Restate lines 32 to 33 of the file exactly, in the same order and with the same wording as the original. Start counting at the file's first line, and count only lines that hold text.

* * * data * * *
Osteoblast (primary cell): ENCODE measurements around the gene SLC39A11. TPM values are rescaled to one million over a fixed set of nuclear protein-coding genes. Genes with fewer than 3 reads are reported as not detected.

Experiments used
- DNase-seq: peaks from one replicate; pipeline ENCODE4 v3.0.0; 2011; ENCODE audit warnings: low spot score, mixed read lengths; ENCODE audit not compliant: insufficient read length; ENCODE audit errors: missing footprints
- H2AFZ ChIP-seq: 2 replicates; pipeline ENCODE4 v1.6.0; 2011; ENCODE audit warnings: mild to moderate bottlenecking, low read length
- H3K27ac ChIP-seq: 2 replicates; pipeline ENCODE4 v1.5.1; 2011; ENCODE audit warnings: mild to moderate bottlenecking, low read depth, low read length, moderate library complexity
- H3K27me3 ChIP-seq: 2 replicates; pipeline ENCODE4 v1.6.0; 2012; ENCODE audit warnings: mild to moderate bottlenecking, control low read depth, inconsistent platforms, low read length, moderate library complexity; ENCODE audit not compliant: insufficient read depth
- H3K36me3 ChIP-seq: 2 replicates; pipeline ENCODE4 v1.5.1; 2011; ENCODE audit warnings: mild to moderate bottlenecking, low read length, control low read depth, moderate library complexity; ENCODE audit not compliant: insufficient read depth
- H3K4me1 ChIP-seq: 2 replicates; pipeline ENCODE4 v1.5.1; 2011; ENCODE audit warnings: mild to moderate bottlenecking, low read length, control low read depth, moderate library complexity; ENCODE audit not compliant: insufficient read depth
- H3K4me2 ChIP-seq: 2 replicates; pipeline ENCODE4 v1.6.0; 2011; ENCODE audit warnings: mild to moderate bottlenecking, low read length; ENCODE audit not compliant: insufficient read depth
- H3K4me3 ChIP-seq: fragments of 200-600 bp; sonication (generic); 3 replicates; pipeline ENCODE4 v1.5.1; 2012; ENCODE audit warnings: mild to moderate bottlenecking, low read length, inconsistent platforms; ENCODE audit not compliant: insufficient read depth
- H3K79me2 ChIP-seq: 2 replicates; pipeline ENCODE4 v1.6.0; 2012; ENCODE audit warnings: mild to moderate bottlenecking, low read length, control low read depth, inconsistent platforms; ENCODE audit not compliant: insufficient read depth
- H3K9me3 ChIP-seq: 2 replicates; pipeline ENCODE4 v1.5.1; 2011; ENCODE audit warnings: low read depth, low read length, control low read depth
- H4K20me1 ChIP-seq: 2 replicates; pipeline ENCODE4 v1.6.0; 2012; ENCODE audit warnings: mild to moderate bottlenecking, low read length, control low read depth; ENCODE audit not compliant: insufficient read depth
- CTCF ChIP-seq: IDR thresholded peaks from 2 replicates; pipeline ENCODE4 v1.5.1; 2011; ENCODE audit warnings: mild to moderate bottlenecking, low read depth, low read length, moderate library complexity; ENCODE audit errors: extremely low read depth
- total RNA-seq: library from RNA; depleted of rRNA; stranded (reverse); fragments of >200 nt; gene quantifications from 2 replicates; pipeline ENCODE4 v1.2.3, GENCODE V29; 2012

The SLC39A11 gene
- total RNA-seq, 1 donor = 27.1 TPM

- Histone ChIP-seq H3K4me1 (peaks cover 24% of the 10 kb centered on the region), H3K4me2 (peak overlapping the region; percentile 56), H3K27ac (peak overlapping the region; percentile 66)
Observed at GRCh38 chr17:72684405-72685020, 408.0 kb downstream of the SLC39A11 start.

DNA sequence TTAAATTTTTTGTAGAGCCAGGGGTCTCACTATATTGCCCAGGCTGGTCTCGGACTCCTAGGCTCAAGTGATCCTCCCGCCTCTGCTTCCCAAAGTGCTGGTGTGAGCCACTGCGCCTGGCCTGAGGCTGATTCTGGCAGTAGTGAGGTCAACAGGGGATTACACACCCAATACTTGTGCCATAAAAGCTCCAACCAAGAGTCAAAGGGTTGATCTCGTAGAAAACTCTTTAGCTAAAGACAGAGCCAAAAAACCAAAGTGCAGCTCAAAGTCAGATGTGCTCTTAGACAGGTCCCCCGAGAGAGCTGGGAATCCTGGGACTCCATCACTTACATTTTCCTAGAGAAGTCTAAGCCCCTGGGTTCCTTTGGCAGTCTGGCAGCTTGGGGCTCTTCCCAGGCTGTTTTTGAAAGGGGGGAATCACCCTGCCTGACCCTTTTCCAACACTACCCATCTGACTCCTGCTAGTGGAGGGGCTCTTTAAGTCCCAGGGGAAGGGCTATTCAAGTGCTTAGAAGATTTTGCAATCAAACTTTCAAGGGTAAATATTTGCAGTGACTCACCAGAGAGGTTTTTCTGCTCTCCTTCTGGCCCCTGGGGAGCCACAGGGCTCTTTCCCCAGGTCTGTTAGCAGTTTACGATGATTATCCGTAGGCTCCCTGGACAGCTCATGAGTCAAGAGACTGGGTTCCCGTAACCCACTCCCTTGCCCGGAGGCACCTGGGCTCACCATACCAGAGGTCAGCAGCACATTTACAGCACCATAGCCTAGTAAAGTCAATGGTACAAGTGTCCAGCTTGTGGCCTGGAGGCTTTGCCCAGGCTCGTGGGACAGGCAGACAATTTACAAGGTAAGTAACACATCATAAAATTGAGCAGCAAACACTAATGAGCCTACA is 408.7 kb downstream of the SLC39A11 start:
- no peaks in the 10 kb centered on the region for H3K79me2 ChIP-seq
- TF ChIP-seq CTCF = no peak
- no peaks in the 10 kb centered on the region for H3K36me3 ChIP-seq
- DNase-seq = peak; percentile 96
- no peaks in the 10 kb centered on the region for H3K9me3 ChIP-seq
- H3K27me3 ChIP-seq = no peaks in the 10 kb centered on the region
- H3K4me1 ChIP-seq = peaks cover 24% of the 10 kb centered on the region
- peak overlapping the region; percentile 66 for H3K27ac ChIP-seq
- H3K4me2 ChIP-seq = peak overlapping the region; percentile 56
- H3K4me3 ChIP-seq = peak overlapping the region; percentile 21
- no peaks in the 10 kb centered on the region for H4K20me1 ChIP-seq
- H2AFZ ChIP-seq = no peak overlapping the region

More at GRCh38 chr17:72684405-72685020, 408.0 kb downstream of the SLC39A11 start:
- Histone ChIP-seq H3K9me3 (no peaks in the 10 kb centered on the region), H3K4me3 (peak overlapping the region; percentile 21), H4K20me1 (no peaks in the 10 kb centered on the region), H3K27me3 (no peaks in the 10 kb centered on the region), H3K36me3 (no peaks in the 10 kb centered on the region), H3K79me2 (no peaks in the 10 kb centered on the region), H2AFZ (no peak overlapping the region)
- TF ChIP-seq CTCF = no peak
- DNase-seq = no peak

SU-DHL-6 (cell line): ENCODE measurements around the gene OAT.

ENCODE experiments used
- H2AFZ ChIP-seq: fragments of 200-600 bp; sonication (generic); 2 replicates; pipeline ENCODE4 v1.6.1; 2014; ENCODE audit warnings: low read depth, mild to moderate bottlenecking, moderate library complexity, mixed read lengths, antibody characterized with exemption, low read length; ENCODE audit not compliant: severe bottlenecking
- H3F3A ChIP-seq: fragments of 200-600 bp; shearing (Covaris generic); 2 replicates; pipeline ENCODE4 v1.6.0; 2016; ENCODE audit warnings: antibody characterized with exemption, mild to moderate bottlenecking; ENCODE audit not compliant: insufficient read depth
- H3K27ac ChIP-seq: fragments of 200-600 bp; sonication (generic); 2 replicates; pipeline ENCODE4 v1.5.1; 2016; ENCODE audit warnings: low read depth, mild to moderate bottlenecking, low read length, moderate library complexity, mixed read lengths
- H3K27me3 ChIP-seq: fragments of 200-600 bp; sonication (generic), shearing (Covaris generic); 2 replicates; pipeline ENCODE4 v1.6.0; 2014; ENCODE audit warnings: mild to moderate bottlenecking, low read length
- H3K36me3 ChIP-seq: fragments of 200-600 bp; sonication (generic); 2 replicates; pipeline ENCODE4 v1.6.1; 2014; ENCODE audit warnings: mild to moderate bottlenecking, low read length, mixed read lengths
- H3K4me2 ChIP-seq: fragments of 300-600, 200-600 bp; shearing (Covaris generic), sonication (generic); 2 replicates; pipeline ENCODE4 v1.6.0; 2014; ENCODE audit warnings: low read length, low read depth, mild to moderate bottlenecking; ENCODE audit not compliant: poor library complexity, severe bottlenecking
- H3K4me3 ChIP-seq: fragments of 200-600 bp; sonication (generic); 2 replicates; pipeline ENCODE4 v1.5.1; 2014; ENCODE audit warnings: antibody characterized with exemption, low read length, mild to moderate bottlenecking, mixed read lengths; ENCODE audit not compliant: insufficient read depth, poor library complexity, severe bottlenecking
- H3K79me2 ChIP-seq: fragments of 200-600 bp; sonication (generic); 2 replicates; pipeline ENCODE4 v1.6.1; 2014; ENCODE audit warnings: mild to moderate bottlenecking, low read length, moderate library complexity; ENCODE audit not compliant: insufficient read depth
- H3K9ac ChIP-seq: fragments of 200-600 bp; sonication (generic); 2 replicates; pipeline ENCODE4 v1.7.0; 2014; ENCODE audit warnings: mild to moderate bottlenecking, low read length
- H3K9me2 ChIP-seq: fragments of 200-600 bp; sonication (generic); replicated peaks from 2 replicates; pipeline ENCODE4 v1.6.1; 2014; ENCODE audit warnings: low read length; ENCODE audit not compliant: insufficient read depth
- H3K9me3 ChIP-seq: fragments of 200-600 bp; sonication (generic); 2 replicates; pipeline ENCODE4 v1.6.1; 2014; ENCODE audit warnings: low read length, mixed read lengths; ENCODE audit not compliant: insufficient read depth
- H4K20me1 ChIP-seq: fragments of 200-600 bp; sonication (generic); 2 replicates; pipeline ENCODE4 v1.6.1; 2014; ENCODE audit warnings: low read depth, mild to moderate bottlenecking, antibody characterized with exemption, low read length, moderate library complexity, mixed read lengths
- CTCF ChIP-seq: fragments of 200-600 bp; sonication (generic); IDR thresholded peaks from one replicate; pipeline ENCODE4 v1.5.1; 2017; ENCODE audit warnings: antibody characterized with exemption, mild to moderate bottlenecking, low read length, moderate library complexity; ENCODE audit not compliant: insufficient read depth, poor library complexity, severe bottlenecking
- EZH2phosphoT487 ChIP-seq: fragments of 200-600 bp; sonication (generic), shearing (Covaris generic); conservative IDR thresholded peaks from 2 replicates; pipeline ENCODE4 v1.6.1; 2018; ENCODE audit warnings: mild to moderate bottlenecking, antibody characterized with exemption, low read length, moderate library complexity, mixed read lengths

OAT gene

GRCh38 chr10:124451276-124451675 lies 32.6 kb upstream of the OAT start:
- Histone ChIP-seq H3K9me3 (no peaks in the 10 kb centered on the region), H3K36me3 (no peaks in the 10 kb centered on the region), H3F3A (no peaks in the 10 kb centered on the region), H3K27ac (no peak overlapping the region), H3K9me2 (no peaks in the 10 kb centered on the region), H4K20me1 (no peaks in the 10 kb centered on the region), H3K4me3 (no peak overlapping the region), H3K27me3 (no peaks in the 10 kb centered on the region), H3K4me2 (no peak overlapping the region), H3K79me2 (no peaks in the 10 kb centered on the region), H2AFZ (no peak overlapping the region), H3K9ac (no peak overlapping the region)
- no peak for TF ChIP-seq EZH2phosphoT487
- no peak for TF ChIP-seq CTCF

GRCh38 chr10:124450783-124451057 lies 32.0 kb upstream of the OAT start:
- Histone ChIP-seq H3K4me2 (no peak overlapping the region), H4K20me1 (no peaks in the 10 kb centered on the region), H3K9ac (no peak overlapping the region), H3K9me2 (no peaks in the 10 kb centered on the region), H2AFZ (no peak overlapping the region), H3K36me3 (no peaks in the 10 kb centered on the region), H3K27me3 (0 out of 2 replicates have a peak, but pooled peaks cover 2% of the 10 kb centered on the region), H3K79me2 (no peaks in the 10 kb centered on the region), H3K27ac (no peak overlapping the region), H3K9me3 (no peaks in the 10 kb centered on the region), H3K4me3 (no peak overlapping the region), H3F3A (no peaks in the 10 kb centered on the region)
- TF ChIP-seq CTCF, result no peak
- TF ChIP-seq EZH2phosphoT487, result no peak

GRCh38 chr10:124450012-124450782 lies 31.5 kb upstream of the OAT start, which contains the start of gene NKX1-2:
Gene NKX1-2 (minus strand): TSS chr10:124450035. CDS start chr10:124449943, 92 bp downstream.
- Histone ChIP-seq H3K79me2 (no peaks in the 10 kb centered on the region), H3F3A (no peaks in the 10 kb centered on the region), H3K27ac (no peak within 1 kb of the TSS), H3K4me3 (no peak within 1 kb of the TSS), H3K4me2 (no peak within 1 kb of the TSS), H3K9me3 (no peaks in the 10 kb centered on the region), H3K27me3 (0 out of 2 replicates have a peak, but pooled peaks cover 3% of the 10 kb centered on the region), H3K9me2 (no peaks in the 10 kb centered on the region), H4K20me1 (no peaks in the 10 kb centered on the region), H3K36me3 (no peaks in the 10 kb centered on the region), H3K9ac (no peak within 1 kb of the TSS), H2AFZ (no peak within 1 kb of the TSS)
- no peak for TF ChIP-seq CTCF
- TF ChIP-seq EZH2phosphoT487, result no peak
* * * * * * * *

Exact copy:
- H2AFZ ChIP-seq = no peak overlapping the region

More at GRCh38 chr17:72684405-72685020, 408.0 kb downstream of the SLC39A11 start: